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Danske Bank's Estonian operations allegedly used to launder US$8.3b

As the laundering allegations balloon, public indignation towards Danske is mounting. The government and central bank say the case risks hurting the reputation of the whole country.


DANSKE Bank A/S's Estonian operations may have been used to launder as much as US$8.3 billion in a case that has rocked Denmark and triggered calls for tougher penalties from the country's political establishment.

The amount, which represents roughly a third of Danske's market value and almost 3 per cent of the Danish GDP, is more than double that previously estimated, according to figures first reported by Berlingske and confirmed by Bloomberg. The alleged illicit transactions span the years 2007 to 2015.

Shares in Denmark's biggest bank opened more than 3 per cent lower in Copenhagen on Wednesday, making Danske the day's worst performer in the Bloomberg index of European financial stocks, which was little changed.

"It's not clear what the consequences might be as the volume of this case is much bigger than anyone could have imagined," said Christian Thatje, an equity dealer at Sydbank A/S. "This case brings a lot of uncertainty and investors don't like that."

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Danske Bank's riskiest euro and dollar bonds also lost ground on Wednesday morning. The 7 per cent dollar contingent convertible bond dropped a cent to 97.1 cents on the dollar, while the 5.76 per cent euro CoCo fell to its lowest level since January 2017.

It is not known who exactly is behind the transactions, but previous leaks showed money made its way from Russia, Moldova and Azerbaijan through Danske's laundromat. The laundering is also thought to have involved funds linked to an illicit scheme exposed by Sergei Magnitsky, an auditor who died in custody in Russia in 2009.

Bill Browder, who was expelled from Russia in 2005 after his firm Hermitage Capital Management released documents it said exposed corporate and government corruption, said he will use the latest allegations against Danske as the basis for an official complaint.

"We are working on a new criminal complaint including these discoveries, which we intend to file with the Danish and Estonian law enforcement authorities shortly," Mr Browder said by e-mail on Wednesday.

Danske Bank expects to release the findings of an internal investigation of the money laundering breaches in September. Before Wednesday, the bank had said that it could not comment fully until the results of that probe are ready.

After the latest allegations, Danske's head of group compliance Anders Meinert Jorgensen said: "It is too soon to draw any conclusions about the extent of the potential money laundering in Estonia ... That is the reason why we have not ourselves published figures or commented on speculations about potential amounts. On several occasions, however, we have said that the extent seems to be somewhat larger than previously estimated," he said by e-mail.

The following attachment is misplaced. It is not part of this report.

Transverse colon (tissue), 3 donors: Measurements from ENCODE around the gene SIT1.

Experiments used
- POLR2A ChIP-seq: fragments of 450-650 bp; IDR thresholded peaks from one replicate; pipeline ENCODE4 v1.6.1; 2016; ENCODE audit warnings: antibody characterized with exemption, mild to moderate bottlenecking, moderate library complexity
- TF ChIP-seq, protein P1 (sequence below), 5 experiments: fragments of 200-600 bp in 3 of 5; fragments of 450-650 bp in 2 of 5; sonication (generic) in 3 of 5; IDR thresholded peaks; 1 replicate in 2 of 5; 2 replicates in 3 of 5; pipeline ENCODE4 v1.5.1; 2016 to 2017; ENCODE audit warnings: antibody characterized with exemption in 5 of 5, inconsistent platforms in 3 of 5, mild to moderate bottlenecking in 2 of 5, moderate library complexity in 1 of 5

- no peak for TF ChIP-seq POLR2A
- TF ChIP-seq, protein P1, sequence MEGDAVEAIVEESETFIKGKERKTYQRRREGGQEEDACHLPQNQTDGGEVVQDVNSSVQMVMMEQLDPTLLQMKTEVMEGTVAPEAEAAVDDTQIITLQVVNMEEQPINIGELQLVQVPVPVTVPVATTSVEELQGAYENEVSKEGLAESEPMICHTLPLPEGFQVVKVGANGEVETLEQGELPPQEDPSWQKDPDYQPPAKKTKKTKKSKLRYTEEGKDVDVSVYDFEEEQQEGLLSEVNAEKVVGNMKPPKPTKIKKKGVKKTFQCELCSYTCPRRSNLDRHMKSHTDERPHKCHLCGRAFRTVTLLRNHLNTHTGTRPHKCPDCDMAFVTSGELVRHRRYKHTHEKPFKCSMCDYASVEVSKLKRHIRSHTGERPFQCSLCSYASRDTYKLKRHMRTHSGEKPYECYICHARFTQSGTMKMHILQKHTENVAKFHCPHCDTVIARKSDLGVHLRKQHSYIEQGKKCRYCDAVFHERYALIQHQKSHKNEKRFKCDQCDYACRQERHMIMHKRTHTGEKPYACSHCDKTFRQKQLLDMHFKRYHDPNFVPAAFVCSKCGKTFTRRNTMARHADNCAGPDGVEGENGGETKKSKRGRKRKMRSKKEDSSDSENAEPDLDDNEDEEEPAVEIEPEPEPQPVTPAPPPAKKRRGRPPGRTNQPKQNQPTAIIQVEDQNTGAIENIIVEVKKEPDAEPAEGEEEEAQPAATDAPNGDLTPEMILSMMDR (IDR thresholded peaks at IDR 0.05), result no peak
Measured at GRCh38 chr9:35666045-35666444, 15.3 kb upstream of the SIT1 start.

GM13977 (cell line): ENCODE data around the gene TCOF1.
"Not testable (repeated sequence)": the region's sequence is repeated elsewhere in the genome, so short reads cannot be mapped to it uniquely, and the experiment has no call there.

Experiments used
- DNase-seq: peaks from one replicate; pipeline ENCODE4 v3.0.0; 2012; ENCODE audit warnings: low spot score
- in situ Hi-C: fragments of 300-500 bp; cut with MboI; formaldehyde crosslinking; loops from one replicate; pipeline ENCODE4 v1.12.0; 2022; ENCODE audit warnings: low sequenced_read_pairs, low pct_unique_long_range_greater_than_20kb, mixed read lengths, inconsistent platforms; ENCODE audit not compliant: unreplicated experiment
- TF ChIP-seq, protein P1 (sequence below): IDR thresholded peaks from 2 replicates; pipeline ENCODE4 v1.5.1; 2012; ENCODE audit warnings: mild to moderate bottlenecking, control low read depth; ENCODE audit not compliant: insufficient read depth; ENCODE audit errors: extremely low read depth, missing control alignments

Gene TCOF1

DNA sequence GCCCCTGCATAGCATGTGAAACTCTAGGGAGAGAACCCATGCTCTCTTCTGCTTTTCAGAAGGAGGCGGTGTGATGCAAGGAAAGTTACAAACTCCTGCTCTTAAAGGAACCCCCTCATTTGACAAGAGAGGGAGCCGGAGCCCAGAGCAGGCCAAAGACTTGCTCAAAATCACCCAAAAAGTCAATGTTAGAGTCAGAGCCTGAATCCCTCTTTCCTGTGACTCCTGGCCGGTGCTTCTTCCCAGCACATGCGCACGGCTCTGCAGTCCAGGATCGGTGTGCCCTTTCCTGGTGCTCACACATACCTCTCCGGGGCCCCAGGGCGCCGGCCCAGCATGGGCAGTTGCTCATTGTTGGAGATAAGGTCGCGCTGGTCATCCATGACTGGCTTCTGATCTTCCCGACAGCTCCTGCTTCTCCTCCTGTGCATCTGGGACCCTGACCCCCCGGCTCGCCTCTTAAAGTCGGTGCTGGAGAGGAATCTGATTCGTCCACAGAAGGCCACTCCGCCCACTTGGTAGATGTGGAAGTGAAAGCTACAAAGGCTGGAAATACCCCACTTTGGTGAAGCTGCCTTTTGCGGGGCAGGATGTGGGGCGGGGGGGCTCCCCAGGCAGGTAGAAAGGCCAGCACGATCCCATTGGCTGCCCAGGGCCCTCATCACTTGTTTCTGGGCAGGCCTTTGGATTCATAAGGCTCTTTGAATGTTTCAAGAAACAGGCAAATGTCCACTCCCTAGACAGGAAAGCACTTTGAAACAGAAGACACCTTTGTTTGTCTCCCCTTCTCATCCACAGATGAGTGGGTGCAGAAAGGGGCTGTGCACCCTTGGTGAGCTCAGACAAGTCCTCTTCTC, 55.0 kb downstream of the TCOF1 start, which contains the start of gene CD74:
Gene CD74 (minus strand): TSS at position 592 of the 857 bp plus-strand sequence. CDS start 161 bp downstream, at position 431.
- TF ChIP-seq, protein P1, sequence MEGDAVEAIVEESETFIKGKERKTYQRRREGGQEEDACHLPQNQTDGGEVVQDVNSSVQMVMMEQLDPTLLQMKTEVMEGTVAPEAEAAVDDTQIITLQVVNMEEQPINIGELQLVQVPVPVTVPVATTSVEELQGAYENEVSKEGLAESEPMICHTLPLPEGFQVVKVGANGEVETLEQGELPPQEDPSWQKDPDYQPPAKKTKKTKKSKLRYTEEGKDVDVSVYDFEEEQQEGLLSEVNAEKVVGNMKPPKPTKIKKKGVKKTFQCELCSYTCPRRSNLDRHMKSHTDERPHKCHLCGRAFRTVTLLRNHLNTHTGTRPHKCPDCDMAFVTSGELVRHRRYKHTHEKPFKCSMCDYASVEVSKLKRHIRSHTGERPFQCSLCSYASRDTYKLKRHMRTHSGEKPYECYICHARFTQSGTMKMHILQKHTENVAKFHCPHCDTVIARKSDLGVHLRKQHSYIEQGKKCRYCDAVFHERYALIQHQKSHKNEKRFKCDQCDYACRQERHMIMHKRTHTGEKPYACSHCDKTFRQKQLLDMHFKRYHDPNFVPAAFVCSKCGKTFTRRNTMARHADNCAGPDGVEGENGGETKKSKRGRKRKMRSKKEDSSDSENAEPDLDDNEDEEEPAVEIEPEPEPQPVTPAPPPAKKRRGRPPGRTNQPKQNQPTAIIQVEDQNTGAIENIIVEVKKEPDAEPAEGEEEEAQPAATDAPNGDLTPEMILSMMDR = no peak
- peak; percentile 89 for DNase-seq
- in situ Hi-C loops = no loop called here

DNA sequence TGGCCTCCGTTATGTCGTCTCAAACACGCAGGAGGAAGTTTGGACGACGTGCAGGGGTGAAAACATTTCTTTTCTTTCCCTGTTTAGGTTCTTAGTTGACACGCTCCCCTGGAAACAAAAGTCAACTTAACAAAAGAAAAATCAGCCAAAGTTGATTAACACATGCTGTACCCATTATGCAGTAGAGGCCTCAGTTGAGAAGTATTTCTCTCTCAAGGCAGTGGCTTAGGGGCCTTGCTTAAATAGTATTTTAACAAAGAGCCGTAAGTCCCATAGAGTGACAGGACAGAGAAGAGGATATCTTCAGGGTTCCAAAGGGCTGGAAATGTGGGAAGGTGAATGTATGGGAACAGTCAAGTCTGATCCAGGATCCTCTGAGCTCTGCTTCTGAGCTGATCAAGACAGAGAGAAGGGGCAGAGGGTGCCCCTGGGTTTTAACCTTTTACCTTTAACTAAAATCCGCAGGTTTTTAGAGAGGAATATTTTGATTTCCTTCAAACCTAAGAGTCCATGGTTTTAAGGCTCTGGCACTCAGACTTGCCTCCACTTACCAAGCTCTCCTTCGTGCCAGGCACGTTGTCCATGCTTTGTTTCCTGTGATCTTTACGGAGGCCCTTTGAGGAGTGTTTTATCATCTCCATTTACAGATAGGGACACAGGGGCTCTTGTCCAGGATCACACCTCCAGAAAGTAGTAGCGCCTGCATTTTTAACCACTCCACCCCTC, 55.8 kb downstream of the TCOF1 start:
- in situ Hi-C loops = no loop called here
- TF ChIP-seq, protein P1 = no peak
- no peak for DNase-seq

The bank is continuing to cooperate with the authorities and provide material "on an ongoing basis to the extent that this has not already been done", Mr Jorgensen said.

Jesper Nielsen, head of banking in Denmark at Danske and a member of the executive board, said the laundering investigation is taking up a "big chunk of management's time", in an interview conducted before the latest allegations became public.

"Obviously it takes some time and gives us some worries in terms of how we are perceived in the market," Mr Nielsen said. "This impacts the story around Danske Bank."

Denmark's business minister Rasmus Jarlov said this week that the bank's internal probe won't be enough to satisfy the government, and said he was awaiting the findings of other investigations. The government and central bank have said the case risks hurting the reputation of the whole country, which has otherwise been associated with extremely low levels of corruption.

Danske was reprimanded in May by the Financial Supervisory Authority in Copenhagen and ordered to hold an additional five billion kroner (S$1.07 billion) in regulatory capital, among other disciplinary measures.

Chief executive officer Thomas Borgen has publicly apologised for the bank's failure to act sooner. Last month, he revealed that he had even discussed with the board the option of stepping down. But the board concluded he should remain so that the bank could draw on his experience to avoid a repeat.

Denmark is in the process of tightening its laundering laws in response to the Danske scandal, but Mr Jarlov has lamented the fact that it won't be possible to apply the legislation retroactively.

As the size of the laundering allegations balloons, public indignation towards Danske is mounting. Per Hansen, an investment economist at Nordnet, says the latest figures "of course place an increasing amount of pressure on the executive management" at Danske.

Before Wednesday, the stock reaction had been relatively muted. But "investors are responding this time, given the sheer size of the scandal", said Mr Thatje at Sydbank. "It's the biggest known ongoing money laundering case worldwide and that's putting pressure on the management and raises questions about what the consequences will be." BLOOMBERG

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